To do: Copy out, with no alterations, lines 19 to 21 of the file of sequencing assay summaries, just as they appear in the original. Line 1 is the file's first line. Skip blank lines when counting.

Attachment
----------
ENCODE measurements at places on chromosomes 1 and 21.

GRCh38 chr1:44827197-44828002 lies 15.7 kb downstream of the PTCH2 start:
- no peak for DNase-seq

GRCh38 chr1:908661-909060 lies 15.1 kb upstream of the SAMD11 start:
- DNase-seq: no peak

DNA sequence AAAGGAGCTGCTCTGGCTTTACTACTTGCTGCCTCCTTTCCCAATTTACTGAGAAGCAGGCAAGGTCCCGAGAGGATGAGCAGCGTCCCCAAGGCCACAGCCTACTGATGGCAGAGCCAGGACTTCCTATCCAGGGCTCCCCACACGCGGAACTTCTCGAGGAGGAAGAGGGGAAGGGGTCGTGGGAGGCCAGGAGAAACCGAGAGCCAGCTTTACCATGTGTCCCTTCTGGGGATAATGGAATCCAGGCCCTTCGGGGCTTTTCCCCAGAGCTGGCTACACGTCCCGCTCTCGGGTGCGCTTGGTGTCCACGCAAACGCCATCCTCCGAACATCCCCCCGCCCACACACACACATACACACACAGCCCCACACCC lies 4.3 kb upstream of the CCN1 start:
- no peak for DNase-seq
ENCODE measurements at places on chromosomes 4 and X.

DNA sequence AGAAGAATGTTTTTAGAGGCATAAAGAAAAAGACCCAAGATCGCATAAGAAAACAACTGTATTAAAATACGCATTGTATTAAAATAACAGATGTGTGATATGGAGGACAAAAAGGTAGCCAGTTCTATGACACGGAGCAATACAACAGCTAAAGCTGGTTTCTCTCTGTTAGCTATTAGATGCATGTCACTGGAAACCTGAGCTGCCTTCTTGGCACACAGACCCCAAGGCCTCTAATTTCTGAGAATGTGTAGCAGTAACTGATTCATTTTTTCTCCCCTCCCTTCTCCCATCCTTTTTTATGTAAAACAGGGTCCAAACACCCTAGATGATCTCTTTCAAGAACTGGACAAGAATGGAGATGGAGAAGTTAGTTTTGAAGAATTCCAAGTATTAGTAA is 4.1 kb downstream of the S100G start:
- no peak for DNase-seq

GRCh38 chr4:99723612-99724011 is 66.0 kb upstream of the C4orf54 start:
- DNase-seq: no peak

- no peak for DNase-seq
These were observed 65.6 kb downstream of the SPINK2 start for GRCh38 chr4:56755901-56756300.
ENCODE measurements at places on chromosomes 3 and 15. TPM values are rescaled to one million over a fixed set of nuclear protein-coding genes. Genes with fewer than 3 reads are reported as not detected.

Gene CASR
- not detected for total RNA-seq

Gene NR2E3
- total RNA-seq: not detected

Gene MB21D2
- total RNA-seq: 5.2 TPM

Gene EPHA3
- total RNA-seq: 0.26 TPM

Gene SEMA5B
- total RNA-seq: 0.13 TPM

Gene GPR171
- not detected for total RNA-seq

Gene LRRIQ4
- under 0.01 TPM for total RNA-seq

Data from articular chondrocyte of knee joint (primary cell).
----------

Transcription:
- total RNA-seq: not detected

Gene MB21D2
- total RNA-seq: 5.2 TPM